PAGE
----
The Honda Civic has been a popular choice for British motorists since the 1980s. After many decades on the road, it’s now in its 10th generation.
The Japanese hatchback has made a name for itself as being a good looking, quirky choice for those looking for a small, fun family car with a history of reliability.
The current car offers all those things, with its bold styling even in lower trims. At the top of the range is the frankly barmy Type R, which has motorsport-inspired wings and aerodynamic devices plastered all over it.
So whether you’re looking for a relatively inexpensive runaround or want something with a bit more performance you can’t go wrong with the Civic. To save you time perusing brochures, we’ve looked through the range to find a car for three different types of buyer.
You might be surprised to learn that the least expensive way to enter Civic ownership is through the ‘Sport’ trim.
Couple it with the 1.4-litre petrol engine and it starts at just £18,360. The great thing about that is that it’s better equipped in many ways than the SE Plus Navi trim that supposedly sits below it.
Inside you get DAB radio, electrically adjustable and heated door mirrors, air conditioning and an in-car audio and information system. It’s here where your penny pinching shows, as Sport models don’t come with satellite navigation.
Outside there’s a sporty mesh grill, a choice of two different 17-inch alloy wheel designs and a body-coloured bootlid spoiler.
If you’re willing to pay a bit more for good value and long-term savings, you can’t go wrong with an SE Plus Navi in diesel form.
It’s still well specified with DAB radio, parking sensors and large alloy wheels, as well as the aforementioned Garmin satellite navigation system.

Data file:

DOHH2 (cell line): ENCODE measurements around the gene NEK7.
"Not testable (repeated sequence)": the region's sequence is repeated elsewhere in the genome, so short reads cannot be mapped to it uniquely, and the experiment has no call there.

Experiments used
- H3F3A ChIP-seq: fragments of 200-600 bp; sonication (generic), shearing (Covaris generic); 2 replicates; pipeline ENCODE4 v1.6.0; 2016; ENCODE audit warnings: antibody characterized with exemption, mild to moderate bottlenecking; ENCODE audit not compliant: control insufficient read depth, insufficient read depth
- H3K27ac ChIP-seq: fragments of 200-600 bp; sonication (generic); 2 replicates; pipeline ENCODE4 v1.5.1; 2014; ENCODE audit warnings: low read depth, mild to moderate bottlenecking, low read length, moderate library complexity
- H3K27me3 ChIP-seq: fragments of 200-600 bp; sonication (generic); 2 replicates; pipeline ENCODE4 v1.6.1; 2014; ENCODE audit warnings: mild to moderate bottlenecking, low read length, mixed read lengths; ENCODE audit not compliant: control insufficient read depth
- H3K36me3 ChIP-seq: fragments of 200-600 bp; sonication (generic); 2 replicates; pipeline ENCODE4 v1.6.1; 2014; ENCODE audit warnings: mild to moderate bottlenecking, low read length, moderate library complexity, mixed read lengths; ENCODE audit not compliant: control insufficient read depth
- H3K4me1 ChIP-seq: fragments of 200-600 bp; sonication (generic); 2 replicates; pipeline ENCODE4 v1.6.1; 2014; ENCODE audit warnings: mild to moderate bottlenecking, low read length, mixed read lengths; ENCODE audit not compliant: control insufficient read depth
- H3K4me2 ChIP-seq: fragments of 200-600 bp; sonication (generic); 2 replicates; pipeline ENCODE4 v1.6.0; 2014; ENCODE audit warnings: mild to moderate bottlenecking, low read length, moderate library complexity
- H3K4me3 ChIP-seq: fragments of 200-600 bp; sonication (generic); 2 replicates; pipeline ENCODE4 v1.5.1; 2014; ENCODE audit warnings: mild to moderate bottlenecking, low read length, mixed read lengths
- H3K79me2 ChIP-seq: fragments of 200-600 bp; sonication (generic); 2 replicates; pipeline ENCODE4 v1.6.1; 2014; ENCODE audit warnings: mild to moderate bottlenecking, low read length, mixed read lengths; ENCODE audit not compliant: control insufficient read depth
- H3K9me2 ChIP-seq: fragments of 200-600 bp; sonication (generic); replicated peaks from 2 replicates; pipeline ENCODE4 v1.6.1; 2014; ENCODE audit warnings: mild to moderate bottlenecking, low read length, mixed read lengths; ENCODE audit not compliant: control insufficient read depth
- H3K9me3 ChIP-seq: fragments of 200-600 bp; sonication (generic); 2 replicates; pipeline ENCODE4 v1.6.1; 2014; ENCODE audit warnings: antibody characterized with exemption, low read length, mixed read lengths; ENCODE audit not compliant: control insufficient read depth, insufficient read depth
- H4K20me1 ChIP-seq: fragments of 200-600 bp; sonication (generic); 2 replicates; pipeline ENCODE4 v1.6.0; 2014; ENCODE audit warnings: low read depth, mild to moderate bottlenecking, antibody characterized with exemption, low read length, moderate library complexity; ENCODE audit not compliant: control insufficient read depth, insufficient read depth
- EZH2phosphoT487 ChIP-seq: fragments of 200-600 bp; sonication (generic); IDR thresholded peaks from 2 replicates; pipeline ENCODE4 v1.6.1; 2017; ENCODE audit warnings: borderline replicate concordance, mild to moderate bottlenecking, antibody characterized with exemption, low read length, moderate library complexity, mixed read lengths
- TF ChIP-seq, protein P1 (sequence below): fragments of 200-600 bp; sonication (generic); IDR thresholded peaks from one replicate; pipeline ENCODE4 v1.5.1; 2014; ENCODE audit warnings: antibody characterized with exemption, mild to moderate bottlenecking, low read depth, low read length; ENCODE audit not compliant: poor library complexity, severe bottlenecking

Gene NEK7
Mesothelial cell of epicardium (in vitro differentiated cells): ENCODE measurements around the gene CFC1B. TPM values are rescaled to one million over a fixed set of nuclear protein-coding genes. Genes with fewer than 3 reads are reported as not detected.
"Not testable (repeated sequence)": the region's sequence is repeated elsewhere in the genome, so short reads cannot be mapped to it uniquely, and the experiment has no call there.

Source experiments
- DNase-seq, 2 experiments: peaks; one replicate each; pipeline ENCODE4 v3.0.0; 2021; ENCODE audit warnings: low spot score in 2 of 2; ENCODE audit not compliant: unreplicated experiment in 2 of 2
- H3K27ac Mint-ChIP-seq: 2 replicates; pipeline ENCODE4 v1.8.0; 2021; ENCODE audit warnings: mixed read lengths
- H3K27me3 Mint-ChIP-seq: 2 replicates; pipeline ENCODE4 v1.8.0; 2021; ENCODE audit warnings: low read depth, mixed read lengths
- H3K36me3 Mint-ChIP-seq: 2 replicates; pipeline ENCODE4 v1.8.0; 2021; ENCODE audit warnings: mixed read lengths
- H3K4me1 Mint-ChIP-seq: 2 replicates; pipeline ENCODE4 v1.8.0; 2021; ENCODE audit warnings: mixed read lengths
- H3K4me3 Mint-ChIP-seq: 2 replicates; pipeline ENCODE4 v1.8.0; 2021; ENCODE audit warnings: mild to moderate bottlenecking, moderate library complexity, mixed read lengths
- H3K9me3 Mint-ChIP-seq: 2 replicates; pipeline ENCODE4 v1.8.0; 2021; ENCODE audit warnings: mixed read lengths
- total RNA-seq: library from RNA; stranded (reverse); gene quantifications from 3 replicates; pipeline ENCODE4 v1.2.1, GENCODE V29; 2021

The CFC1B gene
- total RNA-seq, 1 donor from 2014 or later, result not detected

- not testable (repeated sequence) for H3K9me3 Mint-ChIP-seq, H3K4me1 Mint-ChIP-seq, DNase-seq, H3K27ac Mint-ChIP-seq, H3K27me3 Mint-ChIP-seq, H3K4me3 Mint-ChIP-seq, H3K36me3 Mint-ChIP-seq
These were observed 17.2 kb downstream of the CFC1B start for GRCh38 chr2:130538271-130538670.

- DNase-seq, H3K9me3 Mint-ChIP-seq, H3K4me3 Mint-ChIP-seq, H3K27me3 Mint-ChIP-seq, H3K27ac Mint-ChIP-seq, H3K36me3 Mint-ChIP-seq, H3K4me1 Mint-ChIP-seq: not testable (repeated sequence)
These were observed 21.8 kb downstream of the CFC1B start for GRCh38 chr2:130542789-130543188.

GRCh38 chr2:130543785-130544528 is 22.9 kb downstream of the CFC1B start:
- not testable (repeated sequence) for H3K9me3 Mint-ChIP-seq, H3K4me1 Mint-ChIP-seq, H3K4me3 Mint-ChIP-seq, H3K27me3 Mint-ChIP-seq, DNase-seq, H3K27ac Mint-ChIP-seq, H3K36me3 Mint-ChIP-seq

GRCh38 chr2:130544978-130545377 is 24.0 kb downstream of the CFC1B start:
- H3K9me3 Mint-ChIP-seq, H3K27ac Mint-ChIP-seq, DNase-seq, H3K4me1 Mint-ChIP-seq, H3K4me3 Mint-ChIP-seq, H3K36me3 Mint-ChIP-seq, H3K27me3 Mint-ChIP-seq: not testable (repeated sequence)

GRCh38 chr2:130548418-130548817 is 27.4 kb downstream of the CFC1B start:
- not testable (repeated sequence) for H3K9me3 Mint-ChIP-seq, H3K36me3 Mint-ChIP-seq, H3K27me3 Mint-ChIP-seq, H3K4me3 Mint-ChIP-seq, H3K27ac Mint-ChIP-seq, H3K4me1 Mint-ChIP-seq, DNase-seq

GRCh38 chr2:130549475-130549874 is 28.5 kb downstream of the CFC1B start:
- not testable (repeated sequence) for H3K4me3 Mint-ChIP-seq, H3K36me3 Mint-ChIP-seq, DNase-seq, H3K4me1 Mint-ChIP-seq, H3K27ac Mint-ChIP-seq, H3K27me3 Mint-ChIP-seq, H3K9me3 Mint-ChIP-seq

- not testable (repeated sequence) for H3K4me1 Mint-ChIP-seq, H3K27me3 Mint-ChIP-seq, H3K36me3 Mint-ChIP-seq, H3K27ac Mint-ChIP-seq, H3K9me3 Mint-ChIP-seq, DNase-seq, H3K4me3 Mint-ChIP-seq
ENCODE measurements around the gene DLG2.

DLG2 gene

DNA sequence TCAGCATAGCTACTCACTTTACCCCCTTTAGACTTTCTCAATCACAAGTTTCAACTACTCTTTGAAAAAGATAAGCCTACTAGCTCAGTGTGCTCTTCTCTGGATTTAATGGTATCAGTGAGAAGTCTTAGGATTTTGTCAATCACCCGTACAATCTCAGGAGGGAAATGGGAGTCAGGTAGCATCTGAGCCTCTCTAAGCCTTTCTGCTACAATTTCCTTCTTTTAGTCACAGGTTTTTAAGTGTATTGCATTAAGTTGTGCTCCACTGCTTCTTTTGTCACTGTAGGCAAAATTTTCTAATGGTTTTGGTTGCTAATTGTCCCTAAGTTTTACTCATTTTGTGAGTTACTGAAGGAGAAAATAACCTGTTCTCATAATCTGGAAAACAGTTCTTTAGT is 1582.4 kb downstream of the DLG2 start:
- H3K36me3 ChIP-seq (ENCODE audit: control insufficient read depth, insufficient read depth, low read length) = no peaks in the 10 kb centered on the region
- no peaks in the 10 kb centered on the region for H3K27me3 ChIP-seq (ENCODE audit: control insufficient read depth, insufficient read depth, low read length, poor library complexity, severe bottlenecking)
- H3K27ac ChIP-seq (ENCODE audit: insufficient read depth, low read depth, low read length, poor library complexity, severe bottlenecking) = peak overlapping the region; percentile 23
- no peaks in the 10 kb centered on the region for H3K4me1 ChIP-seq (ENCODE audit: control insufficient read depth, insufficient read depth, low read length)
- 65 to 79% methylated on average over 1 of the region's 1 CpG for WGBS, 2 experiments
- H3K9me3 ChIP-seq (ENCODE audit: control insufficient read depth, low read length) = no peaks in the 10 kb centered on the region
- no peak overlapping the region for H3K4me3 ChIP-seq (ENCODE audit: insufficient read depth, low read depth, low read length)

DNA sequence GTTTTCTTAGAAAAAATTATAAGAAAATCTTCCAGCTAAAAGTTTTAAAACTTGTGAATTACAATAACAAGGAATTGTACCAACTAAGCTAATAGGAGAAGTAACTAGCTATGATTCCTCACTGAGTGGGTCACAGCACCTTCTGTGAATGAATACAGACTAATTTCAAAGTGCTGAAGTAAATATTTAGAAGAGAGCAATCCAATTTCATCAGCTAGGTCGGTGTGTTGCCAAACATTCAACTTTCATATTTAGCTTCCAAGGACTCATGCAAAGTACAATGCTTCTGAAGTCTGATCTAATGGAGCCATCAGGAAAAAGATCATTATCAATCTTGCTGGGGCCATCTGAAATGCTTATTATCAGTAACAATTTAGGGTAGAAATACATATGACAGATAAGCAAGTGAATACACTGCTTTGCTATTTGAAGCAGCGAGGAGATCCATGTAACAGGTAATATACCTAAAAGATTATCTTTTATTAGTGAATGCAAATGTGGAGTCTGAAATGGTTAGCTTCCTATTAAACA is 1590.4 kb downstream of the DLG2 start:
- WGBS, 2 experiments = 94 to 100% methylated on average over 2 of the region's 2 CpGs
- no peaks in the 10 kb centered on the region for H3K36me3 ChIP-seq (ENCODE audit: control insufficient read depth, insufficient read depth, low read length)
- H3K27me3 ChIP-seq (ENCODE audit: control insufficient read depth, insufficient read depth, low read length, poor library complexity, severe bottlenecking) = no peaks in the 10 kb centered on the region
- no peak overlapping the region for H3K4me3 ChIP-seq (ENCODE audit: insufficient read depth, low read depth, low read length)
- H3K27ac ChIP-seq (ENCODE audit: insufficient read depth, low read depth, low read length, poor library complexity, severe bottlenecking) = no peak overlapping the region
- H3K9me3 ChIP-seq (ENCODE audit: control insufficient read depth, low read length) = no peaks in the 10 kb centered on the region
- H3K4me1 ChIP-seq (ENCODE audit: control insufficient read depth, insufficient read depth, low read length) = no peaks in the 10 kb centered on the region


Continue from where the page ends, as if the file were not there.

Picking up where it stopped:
What makes this trim better long-term, despite it costing £21,750, is that it’s packing Honda’s new 1.6-litre diesel engine. It’s the first product of the company’s pretentiously-named Earth Dreams Technology. The result is good fuel economy and carbon dioxide emissions of just 94g/km – that means you won’t pay any road tax.
With nearly 120bhp it’s far from slow, offering better punch and more drivability than the Sport’s 1.4-litre petrol.
The full fat version of the Civic will have technology nerds salivating. It was honed on the infamous Nurburgring in Germany, and until recently held the front-wheel drive lap record at the circuit.
At its heart is a 2.0-litre VTEC petrol engine that makes 306bhp. A ‘+R’ button on the dashboard sets the car up for high performance, adjusting the engine torque-mapping, steering feel and suspension dampers for better track performance.
An information screen offers up data on everything from g-forces to acceleration times, and if you needed any further hint that Civic Type R takes driving fast seriously, you should know that all of the exterior aerodynamic devices are fully functional. There’s no posing here.
Considering the increased performance, there’s also some welcome safety technology including traffic sign recognition, lane departure warning and an autonomous braking system.
There’s a hefty premium for all this technology. The Civic Type R starts at £30,000.
After completing his university studies in English and Creative Writing in Cardiff, Jack is now a full time motoring writer at Blackball Media. His love of cars stems from his childhood years when he began to live and breathe all-things automotive.
August 5, 2016